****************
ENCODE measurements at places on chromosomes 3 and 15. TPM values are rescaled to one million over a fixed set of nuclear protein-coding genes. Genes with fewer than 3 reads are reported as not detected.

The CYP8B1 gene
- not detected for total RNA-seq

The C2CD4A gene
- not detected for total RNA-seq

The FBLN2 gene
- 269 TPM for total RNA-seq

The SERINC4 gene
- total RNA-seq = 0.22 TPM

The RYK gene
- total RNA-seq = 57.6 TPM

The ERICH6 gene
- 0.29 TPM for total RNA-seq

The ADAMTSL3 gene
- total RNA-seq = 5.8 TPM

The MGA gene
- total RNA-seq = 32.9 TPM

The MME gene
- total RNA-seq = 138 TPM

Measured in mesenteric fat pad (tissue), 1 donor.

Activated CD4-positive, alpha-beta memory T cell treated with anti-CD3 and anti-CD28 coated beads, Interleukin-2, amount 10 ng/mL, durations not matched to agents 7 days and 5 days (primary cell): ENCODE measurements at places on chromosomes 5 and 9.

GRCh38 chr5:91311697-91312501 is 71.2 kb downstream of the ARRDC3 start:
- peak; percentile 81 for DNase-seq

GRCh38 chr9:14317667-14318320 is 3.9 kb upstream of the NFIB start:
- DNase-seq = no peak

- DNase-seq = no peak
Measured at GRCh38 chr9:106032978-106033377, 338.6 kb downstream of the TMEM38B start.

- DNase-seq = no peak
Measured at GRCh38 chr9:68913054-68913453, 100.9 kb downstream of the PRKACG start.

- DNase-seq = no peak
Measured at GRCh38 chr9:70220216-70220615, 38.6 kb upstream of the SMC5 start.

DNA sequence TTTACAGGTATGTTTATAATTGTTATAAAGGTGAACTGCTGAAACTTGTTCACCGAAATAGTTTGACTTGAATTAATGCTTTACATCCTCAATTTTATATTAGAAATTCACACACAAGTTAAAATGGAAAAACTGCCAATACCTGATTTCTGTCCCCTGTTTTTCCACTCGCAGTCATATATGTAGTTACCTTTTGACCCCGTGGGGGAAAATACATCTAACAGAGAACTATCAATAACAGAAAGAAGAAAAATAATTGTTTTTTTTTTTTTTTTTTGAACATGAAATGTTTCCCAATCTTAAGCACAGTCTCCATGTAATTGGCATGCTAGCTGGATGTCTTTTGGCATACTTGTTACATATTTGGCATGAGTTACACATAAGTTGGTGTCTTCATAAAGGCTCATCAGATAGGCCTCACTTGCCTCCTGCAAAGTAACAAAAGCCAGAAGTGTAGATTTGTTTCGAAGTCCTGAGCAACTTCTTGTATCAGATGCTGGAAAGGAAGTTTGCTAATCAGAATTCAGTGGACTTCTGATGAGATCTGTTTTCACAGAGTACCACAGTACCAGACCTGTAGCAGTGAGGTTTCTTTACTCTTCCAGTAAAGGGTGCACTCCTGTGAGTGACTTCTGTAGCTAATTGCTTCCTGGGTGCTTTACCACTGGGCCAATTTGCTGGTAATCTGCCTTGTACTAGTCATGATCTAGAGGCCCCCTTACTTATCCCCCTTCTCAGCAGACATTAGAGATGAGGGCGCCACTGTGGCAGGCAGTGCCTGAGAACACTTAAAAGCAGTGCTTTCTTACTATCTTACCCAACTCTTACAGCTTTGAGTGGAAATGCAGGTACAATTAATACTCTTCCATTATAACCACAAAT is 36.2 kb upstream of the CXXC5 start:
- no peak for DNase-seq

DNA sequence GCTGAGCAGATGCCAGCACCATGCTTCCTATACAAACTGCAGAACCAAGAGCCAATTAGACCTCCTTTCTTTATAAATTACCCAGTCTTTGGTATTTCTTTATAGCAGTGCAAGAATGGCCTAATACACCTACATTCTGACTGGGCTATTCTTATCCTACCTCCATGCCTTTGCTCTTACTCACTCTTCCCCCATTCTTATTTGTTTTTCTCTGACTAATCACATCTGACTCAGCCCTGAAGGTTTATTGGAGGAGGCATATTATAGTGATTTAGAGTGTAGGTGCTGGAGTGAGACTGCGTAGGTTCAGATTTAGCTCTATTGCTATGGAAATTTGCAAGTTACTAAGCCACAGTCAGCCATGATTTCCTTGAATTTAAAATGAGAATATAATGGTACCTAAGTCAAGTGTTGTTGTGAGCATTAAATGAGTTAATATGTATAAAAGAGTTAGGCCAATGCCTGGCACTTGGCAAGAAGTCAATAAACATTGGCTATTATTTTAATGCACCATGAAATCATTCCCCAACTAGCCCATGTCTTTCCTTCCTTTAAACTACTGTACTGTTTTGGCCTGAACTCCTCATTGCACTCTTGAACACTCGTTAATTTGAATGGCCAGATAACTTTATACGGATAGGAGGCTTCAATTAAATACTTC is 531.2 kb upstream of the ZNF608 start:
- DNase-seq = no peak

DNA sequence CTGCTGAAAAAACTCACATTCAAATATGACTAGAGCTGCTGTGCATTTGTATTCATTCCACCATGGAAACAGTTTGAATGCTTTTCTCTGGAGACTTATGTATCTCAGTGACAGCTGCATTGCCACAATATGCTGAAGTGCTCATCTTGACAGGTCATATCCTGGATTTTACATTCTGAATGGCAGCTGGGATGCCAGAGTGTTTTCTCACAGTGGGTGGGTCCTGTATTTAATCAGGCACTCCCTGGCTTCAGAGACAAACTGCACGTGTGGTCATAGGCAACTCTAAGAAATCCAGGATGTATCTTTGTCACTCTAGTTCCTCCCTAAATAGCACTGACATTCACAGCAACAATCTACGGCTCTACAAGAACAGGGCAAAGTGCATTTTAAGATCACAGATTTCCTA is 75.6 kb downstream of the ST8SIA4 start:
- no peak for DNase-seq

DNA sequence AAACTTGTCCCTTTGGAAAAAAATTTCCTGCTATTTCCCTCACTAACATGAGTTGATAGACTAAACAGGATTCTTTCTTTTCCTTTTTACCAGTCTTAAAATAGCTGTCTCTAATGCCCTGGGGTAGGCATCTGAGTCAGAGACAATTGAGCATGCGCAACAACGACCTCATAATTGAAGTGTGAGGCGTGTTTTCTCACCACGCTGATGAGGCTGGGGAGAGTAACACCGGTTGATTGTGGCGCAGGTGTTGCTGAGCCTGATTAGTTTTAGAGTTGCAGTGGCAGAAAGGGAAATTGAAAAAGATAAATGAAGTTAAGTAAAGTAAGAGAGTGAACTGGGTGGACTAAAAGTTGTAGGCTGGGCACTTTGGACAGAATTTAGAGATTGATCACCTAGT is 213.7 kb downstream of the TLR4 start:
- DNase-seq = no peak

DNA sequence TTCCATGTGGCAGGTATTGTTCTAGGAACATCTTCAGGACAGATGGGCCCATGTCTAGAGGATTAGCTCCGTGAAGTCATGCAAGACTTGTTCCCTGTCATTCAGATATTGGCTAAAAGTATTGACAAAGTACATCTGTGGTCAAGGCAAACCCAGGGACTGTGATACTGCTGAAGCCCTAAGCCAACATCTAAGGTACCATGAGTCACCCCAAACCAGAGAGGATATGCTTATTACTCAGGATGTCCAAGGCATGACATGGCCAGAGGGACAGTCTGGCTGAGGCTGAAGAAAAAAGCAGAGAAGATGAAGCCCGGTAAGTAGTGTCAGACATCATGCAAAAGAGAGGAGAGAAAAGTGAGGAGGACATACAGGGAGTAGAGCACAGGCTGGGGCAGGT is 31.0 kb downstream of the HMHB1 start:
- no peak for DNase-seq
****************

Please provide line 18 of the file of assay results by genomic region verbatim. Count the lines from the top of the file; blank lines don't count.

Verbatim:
The MME gene